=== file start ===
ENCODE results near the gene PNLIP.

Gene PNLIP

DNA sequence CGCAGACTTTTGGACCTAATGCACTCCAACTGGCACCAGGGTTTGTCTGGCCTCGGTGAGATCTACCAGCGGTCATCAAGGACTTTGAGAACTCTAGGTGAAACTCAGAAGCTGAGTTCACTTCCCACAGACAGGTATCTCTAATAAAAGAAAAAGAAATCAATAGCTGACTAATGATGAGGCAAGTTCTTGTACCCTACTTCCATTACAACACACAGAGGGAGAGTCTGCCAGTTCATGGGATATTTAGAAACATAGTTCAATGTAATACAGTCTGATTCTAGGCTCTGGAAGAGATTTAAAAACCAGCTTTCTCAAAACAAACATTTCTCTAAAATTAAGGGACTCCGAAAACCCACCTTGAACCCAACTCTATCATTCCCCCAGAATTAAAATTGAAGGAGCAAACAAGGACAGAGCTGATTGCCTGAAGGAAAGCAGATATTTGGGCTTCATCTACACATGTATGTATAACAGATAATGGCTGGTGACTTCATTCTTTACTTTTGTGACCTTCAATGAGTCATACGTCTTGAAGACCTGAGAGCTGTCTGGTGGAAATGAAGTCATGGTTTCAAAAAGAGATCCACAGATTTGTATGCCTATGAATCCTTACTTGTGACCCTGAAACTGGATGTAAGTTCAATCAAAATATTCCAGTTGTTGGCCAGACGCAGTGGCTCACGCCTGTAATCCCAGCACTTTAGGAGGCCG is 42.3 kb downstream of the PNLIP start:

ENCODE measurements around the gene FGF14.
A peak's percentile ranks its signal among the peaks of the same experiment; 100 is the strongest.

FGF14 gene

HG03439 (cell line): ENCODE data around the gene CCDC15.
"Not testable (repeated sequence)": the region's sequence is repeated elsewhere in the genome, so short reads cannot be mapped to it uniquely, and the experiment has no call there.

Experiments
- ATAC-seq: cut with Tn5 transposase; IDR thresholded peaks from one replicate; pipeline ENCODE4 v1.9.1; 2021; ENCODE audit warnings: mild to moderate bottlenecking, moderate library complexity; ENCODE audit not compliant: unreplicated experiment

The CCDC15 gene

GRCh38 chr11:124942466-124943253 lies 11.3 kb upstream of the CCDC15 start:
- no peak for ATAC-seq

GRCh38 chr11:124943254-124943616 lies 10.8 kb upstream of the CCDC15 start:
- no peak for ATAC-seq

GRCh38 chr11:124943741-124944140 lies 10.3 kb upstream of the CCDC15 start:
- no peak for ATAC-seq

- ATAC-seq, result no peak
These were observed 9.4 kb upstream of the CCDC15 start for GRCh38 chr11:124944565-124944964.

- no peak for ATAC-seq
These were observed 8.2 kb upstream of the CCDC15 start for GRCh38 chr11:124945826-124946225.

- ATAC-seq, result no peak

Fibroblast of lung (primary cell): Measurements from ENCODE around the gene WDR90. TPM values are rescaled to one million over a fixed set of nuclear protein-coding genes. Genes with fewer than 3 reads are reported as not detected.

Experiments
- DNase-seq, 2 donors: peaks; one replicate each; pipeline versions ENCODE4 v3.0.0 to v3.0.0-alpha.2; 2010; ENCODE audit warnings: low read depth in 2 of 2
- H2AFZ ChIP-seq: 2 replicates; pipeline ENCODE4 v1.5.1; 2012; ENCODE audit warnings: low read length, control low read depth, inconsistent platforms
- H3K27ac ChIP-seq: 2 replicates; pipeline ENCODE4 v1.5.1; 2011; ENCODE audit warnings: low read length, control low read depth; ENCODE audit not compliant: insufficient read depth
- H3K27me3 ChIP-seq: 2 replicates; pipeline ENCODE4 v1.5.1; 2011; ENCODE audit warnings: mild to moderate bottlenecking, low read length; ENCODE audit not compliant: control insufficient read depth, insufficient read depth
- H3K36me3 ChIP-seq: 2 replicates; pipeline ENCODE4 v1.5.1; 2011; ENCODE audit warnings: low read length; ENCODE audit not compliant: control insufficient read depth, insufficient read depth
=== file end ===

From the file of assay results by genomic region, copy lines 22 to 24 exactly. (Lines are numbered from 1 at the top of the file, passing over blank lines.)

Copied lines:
- ATAC-seq, result no peak

Fibroblast of lung (primary cell): Measurements from ENCODE around the gene WDR90. TPM values are rescaled to one million over a fixed set of nuclear protein-coding genes. Genes with fewer than 3 reads are reported as not detected.

Experiments